The U.S. Department of Labor developed a federal regulation relating to controlling infection and use of asepsis. This regulation was described as the OSHA Bloodborne Pathogens Standards of 1991. The acronym OSHA stands for Occupational Safety and Health Administration Act. This law is meant to protect workers in the health field from accidentally acquiring infections.
The following are the different categories of OSHA:
- Universal/standard precautions: This is the heart of OSHA. This precaution means assuming that all blood and body fluids are infected with bloodborne pathogens.
- Body substance isolation: This involves the use of personal protective equipment when in contact with blood and other infectious materials. For example: gloves, masks, shoe covers, and face shields.
- Workplace controls: Reduce the exposure by varying the manner in which techniques are used. For example: wash hands, bandage cuts, and flush your eyes if exposed.
- Engineering controls: This is removing health hazards from the workplace by mechanical and physical means. For example: hand washing and tongs to pick up broken glass.
- Housekeeping: This is maintaining the workplace. All equipment and instruments used must be appropriately cleaned immediately after usage.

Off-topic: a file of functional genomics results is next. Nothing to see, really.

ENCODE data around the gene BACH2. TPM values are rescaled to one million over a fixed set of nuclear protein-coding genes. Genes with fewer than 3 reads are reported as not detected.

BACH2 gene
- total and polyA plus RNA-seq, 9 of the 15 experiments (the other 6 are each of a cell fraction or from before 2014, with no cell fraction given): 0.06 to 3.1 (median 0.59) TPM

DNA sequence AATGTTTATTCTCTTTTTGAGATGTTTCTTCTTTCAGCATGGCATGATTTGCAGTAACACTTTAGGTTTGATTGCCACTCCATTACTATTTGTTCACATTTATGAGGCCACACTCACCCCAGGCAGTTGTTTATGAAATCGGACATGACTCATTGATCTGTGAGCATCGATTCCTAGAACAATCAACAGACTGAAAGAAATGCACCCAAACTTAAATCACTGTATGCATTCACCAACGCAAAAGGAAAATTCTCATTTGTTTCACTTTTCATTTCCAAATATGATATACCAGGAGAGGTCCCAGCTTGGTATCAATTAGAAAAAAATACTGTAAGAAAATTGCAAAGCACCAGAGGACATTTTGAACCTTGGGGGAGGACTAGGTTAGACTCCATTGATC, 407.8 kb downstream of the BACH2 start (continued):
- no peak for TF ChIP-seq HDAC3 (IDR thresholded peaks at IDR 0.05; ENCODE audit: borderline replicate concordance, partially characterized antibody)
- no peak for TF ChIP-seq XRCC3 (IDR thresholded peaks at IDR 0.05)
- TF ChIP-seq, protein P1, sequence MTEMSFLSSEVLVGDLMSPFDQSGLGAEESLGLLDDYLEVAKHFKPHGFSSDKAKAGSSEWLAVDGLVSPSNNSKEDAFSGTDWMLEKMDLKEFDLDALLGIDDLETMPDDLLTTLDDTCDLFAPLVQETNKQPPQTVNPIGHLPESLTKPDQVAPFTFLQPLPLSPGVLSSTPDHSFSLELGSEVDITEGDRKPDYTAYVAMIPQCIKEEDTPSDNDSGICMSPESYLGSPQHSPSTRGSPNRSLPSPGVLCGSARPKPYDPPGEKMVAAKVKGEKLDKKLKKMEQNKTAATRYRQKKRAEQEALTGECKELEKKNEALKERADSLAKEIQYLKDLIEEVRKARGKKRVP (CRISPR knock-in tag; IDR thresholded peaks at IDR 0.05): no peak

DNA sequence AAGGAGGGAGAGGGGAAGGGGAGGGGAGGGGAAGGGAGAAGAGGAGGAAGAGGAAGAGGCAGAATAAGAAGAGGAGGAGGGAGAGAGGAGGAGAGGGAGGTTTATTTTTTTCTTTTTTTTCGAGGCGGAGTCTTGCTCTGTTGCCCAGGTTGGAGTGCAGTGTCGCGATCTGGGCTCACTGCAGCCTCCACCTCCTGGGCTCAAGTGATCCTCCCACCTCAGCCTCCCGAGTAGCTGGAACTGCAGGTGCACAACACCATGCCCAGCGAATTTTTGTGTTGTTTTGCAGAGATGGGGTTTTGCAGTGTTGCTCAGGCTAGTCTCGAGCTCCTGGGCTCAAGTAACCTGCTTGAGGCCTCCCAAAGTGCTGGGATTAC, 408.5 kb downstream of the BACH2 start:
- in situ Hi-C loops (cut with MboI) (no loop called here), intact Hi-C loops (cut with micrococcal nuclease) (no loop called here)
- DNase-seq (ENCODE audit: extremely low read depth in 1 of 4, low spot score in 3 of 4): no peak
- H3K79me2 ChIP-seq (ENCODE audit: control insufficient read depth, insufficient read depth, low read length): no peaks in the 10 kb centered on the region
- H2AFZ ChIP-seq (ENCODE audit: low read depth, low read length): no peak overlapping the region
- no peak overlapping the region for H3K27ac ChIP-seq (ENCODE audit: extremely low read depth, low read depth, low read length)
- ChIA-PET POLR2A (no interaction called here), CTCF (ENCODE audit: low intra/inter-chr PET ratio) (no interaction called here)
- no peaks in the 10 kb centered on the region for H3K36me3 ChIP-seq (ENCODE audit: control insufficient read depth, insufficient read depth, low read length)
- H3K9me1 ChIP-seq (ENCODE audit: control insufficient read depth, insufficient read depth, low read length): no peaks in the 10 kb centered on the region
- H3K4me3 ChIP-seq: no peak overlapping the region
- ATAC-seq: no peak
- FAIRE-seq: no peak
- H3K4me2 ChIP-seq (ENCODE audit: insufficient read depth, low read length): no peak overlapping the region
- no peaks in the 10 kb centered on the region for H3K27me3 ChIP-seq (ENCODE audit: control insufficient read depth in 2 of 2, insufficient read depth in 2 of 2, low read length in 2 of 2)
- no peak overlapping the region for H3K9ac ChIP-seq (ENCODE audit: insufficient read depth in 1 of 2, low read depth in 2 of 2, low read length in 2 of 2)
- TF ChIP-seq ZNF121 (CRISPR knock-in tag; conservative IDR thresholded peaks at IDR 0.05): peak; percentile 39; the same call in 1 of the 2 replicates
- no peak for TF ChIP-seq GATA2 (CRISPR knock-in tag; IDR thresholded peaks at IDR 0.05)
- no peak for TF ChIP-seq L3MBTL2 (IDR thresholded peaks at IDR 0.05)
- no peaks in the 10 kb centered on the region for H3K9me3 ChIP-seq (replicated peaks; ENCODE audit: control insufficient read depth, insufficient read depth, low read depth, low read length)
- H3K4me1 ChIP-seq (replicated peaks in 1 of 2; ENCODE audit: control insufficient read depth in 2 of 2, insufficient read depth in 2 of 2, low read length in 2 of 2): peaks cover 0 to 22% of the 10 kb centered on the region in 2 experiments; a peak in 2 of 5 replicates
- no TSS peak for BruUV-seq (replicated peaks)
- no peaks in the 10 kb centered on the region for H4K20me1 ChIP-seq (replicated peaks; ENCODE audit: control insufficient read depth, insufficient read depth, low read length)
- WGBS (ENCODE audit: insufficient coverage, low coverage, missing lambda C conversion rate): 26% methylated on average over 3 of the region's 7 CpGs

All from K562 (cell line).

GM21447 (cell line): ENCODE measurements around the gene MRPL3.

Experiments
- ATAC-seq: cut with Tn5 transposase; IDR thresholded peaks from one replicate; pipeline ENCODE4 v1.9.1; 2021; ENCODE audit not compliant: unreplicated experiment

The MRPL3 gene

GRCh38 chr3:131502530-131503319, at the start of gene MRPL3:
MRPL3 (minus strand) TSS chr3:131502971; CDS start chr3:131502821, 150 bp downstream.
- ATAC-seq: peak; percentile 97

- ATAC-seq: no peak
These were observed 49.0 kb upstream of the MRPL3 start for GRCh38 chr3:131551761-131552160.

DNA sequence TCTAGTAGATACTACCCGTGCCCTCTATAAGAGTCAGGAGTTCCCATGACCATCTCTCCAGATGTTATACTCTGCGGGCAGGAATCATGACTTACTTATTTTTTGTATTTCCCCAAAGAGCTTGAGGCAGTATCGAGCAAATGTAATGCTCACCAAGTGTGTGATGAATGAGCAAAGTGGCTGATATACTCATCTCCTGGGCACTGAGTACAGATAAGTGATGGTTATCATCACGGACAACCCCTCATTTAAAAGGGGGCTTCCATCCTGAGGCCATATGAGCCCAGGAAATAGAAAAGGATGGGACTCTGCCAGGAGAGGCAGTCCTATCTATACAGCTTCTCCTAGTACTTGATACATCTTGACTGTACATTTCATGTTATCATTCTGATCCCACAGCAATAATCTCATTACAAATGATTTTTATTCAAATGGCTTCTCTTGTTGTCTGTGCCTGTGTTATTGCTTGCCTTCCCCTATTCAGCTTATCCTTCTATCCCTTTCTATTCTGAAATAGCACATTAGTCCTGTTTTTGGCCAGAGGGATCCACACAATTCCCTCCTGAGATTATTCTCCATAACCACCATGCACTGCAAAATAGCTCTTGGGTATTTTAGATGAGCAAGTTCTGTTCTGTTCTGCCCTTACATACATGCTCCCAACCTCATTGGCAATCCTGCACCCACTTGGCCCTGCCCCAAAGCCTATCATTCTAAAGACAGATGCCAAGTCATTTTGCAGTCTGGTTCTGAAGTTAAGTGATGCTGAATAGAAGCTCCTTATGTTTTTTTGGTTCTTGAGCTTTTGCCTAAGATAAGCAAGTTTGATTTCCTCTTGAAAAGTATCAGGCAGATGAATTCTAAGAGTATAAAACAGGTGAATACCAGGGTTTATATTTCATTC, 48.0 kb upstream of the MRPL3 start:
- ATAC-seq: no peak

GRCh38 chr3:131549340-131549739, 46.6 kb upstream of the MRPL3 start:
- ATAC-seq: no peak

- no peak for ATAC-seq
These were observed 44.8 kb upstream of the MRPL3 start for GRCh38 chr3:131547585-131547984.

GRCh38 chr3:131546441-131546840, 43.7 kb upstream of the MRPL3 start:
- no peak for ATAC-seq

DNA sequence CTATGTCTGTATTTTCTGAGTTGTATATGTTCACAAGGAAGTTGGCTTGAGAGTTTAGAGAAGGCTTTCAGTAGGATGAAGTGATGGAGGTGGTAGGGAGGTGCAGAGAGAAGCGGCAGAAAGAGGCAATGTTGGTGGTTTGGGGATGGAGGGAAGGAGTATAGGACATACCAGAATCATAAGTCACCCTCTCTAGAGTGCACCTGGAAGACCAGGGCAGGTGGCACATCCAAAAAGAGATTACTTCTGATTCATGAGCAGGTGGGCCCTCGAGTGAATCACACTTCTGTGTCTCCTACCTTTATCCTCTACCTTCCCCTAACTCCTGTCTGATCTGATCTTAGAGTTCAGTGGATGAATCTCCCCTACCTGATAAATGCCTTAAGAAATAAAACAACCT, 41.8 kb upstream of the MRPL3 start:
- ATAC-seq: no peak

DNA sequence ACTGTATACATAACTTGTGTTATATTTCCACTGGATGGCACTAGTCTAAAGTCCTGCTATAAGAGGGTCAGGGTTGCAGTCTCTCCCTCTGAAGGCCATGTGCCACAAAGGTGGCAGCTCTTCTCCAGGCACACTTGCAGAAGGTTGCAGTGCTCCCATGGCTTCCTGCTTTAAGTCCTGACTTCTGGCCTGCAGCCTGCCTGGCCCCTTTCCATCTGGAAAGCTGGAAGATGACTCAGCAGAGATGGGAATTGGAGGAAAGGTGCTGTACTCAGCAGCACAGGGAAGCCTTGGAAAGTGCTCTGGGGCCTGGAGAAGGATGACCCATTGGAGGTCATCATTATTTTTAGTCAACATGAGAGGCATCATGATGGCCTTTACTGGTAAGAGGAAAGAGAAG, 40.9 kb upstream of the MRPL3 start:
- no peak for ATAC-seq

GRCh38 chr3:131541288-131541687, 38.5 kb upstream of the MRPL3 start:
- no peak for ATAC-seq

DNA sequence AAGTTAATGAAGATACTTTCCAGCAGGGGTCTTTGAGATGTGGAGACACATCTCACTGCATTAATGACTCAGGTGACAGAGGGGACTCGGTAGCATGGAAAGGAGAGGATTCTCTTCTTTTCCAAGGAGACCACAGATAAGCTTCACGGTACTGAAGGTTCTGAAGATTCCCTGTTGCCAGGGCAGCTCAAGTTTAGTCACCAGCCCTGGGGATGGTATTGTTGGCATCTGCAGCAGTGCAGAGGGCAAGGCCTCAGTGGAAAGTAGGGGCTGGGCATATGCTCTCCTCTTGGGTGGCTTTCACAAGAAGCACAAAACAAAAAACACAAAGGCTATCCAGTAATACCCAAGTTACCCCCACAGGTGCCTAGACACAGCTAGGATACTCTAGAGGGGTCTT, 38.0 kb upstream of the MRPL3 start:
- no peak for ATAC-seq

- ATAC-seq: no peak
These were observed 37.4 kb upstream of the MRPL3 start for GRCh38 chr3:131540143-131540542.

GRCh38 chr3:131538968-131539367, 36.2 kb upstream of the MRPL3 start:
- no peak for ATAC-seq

- Hepatitis B vaccination: All employees at risk for exposure have the vaccine available to them, free of charge. The vaccine is an intramuscular injection given in three doses. The second injection is given 30 days after the first, and the third injection given 6 months from the first.
How do you dispose of biohazardous materials?
Biohazardous wastes are potentially infectious materials. These materials can include, but are not limited to, the following:
- Blood and blood products
- Human tissues
- Body fluids
- Soiled linen or clothing
- Used instruments, such as sharps
- Used personal protective equipment (PPE)
The following are the steps to disposal:
- Wear gloves when disposing of waste.
- Place the waste in the appropriate container marked biohazard.
- Keep containers closed when not in use.
- Dispose of sharps or needles into the container.
- Do not break, recap, or reuse contaminated needles.
- Discard disposable sharps containers when they are two-thirds full.
- Wash hands after touching blood, body fluids, secretions, excretions, and contaminated items. Wash hands before and after removing gloves, before and after procedures, and in between patient contact.
- Wear gloves when touching blood, body fluids, excretions, and secretions and with patients who have open wounds.
- Wear PPE during procedures that generate splashes or sprays of blood, body fluids, excretions, and secretions. PPE includes masks, face shields, eye protection, and gowns.
- Contaminated patient care equipment must be handled with care.
- Maintain environmental control such as routine care, cleaning, and disinfection of surfaces.
- Occupational health and bloodborne pathogens standards, if used, will help avoid injuries when using sharp objects.
- To avoid injury, never recap needles using both hands.
- Isolation procedures should be used to remove diseased individuals so that they do not contaminate others.